Niagara County: Rising lake levels sparks State of Emergency
Friday, April 21, 2017, 7:21 - A State of Emergency was declared for Niagara County Thursday due to high water levels at Lake Ontario, which have flooded and damaged property along the shoreline, according to local media reports.
The declaration is the second one this week for the south shore of Lake Ontario.
Earlier this week, Wayne County, east of Rochester, was forced to declare a State of Emergency for its harbors and bays. Lake Ontario and Wayne County bays and harbors are reported to be at or above flooding level (247.3 feet), according to Finger Lakes Times.
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Officials have been monitoring water levels at the lake since late last week. Niagara County Sheriff James R. Voutour advised boaters to stay at least 500 feet from shore to avoid churning up additional waves.
Local officials hope to share further information regarding the State of at a press conference scheduled for 2 p.m. Thursday at the Olcott Yacht Club, according to Buffalo News. The clubhouse on Olcott Harbor was one of several properties flooded by rising water at Lake Ontario this week, news agency reported.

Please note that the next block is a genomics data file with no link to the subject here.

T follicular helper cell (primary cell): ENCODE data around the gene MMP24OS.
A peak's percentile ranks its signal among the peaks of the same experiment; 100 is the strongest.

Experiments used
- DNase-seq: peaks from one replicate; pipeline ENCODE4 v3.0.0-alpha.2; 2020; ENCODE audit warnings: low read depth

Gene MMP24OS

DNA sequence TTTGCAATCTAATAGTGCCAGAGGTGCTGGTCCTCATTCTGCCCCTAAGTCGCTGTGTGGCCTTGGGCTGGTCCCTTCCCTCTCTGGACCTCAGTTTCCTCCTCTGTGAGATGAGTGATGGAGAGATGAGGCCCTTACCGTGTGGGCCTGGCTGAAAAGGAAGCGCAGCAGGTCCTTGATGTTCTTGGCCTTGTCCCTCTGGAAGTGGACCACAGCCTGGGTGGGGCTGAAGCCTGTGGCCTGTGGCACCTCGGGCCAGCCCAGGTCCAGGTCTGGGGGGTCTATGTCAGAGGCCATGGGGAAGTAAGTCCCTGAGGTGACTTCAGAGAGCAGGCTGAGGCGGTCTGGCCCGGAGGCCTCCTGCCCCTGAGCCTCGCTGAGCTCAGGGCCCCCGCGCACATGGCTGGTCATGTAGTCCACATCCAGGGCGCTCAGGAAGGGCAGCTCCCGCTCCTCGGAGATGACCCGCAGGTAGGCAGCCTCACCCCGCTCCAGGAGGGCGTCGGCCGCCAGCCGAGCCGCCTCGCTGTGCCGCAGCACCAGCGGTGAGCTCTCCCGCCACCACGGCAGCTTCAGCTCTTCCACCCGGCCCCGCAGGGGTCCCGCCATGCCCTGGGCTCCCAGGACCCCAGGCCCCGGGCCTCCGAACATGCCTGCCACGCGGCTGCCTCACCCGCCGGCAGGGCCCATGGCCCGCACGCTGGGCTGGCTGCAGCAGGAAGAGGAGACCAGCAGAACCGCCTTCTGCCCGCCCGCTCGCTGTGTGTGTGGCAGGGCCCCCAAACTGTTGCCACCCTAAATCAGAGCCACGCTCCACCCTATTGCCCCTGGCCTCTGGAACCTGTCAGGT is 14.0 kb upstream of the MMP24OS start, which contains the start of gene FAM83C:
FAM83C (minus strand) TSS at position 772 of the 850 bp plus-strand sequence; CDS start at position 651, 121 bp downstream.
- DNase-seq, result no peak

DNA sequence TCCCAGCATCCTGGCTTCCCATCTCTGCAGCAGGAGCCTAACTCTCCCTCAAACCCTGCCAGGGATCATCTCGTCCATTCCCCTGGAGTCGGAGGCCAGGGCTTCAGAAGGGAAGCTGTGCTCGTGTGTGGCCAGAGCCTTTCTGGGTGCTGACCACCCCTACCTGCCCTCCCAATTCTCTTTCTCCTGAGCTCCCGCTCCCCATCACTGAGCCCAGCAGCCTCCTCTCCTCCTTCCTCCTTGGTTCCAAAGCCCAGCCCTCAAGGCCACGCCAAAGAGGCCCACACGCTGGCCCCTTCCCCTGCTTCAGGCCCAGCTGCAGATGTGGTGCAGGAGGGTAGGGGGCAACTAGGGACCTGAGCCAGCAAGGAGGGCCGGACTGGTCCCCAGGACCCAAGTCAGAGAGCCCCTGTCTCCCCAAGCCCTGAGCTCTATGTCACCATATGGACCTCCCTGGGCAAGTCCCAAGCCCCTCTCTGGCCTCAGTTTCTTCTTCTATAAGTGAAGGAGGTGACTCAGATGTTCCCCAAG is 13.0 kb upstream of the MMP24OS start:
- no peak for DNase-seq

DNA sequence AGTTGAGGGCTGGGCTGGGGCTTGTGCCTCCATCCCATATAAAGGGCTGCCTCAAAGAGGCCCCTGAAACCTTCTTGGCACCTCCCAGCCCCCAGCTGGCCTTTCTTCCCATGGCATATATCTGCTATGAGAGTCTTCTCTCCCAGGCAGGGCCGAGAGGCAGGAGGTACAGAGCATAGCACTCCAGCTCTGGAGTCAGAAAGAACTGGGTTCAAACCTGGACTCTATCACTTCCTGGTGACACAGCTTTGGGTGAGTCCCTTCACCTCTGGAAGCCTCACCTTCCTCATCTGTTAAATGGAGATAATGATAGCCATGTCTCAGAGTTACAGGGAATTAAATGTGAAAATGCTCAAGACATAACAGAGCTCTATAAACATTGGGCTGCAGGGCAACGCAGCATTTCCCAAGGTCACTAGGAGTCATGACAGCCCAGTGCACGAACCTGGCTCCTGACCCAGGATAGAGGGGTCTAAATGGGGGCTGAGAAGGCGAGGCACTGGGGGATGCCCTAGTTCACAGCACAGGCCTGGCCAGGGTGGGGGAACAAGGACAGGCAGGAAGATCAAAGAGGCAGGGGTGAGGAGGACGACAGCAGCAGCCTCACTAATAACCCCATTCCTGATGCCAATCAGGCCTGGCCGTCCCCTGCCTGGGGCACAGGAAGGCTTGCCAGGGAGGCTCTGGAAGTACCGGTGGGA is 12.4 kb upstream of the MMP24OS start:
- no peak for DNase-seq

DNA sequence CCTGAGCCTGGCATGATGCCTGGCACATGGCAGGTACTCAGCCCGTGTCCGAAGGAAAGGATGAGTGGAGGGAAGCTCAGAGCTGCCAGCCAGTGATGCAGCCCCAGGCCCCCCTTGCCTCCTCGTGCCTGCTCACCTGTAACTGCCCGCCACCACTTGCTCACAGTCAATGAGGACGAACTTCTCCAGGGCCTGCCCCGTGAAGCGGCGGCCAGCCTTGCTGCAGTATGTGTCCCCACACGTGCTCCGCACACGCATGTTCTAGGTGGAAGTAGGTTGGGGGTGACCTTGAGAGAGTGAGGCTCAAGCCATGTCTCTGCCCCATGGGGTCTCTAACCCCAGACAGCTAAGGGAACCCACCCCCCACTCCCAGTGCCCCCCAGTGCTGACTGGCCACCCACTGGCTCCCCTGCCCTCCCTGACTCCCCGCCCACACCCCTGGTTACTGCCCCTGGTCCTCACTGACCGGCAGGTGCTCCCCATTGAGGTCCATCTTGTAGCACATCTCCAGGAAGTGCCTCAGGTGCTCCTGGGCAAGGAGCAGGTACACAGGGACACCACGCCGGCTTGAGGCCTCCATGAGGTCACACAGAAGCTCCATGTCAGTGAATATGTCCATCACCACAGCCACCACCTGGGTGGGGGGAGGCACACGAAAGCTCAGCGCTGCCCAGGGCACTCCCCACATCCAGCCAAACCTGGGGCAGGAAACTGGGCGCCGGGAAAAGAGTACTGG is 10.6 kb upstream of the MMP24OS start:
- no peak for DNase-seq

As of Thursday afternoon, four lakeshore towns in Niagara Country were under a State Of Emergency -- Porter, Wilson, Newfane and Somerset.
The declaration will allow the county to seek special state aid, Public Information Officer Christian W. Peck told Buffalo News.
State of Emergency issued for Niagara County, NY for rising lake waters on the Lake Ontario shorelines. #NYWX significant flooding possible— Corey Elder (@coreywxelder) April 20, 2017
Rising flood concerns among homeowners near Lake Ontario. What elected officials are doing to help @ 11 pic.twitter.com/GcCrd21Opm— Nina Porciuncula (@whec_nina) April 20, 2017
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Lake Ontario is currently at about 247.3 feet above sea level. Some are blaming the International Joint Commission's Plan 2014 -- a new regulation which controls water levels at Lake Ontario -- for the flooding.
Lake Ontario is 8 inches higher than this time last year, with another 11 inch increase expected by mid-May, according to the Army Corps of Engineers.
Meanwhile, officials were keeping a close eye on a potent low set to bring up to an inch – locally higher –of additional rainfall to the Niagara Country region Thursday.
Watch below: Storm Track